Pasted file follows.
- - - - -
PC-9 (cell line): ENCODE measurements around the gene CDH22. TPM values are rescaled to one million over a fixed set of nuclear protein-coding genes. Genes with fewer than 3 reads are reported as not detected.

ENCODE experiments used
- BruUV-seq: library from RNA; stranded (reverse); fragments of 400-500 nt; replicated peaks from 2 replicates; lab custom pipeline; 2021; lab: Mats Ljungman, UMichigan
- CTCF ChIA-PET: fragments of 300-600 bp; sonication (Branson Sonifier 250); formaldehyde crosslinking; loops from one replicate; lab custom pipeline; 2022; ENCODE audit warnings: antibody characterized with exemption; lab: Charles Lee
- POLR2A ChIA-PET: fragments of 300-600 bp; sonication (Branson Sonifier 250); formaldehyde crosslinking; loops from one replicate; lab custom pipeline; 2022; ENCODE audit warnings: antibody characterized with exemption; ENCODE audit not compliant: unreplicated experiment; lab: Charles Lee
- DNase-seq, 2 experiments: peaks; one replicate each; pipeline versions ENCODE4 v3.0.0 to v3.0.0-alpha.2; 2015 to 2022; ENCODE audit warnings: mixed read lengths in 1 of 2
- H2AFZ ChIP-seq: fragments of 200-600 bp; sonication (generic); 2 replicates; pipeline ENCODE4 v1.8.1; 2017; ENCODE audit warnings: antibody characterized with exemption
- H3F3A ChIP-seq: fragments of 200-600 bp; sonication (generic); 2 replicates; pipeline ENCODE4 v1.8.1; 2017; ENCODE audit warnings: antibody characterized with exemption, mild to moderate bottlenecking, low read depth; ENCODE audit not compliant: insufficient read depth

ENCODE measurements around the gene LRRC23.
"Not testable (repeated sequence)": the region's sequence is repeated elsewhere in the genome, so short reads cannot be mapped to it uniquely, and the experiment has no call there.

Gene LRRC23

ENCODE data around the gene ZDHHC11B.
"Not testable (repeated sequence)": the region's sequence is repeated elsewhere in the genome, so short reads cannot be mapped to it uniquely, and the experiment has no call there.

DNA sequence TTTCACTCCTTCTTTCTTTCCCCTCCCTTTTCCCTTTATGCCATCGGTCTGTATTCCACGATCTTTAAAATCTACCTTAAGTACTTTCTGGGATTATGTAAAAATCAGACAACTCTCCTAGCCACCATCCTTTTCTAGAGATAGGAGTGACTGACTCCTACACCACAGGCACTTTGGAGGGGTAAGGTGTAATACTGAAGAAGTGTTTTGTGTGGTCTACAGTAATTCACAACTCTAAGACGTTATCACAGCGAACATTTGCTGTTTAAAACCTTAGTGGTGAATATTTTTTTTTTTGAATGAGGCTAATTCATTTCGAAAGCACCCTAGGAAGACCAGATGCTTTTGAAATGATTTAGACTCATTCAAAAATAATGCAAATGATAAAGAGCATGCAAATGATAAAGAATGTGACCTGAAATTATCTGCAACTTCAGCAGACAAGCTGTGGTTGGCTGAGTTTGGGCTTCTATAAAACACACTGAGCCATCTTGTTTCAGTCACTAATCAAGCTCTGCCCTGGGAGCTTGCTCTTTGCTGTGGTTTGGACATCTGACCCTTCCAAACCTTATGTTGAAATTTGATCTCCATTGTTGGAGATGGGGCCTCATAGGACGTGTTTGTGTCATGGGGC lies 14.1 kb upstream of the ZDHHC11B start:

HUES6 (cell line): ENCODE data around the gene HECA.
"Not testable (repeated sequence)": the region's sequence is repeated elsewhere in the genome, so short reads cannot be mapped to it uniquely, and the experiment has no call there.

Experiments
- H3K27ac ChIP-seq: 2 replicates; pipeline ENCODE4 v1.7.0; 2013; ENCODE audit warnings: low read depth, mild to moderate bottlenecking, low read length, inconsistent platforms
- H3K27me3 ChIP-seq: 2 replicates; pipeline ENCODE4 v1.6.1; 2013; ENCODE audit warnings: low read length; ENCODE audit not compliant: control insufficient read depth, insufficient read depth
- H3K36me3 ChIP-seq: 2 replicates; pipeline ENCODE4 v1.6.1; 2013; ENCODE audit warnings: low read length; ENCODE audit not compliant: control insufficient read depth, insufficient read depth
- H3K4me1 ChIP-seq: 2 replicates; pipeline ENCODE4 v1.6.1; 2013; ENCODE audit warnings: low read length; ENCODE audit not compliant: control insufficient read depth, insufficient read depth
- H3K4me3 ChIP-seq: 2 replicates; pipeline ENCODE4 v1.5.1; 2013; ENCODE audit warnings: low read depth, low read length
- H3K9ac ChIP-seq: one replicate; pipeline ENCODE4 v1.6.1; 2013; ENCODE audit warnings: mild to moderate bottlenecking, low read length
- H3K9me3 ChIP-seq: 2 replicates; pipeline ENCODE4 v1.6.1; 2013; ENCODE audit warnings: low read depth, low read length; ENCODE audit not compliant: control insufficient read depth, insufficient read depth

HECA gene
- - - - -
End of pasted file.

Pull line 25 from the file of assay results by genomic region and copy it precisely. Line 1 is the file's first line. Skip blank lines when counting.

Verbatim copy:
HECA gene